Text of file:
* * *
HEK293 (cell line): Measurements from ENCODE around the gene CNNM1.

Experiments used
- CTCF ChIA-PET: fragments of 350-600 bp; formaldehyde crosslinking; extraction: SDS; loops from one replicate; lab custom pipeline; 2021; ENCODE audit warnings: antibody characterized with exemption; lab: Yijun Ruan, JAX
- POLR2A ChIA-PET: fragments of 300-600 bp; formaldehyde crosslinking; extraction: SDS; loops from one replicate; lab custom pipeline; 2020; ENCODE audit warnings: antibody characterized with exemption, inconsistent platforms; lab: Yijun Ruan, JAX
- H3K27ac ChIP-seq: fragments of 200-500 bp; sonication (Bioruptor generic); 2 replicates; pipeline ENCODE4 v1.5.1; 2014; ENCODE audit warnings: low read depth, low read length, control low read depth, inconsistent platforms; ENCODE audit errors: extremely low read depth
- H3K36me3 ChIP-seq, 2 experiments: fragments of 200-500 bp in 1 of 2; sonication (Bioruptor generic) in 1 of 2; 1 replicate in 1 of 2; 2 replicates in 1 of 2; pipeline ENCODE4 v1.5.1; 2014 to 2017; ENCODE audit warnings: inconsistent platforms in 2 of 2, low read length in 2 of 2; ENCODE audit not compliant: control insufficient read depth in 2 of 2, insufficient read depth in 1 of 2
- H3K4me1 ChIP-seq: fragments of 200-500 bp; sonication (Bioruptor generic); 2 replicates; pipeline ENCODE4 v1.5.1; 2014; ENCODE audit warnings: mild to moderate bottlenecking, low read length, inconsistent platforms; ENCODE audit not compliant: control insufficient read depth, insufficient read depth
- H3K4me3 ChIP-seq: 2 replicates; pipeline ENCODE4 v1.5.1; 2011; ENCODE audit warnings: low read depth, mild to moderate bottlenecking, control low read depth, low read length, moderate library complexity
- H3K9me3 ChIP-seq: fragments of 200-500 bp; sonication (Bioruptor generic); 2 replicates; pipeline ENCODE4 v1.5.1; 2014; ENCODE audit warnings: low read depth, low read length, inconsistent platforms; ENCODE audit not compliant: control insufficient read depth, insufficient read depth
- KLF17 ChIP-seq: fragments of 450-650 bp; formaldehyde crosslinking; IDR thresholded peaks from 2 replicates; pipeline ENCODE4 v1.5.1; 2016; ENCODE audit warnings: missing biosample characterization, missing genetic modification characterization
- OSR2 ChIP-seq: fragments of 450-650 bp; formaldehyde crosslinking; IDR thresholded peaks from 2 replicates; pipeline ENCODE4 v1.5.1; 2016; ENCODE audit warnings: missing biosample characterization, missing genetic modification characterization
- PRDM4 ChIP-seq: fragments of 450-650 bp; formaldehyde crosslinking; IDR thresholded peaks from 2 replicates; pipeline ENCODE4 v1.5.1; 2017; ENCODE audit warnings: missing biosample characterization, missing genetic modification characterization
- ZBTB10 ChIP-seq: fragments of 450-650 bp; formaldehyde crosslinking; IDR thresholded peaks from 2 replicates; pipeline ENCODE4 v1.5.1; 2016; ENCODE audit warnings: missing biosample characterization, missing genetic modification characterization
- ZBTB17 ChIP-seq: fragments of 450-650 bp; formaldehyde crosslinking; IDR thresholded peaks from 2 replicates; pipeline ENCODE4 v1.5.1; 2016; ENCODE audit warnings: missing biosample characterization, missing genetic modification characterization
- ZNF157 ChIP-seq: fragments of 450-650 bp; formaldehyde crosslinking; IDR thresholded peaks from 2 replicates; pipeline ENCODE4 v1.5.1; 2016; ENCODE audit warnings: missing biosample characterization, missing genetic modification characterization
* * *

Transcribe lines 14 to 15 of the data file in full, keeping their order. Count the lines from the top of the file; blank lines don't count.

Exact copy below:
- ZBTB17 ChIP-seq: fragments of 450-650 bp; formaldehyde crosslinking; IDR thresholded peaks from 2 replicates; pipeline ENCODE4 v1.5.1; 2016; ENCODE audit warnings: missing biosample characterization, missing genetic modification characterization
- ZNF157 ChIP-seq: fragments of 450-650 bp; formaldehyde crosslinking; IDR thresholded peaks from 2 replicates; pipeline ENCODE4 v1.5.1; 2016; ENCODE audit warnings: missing biosample characterization, missing genetic modification characterization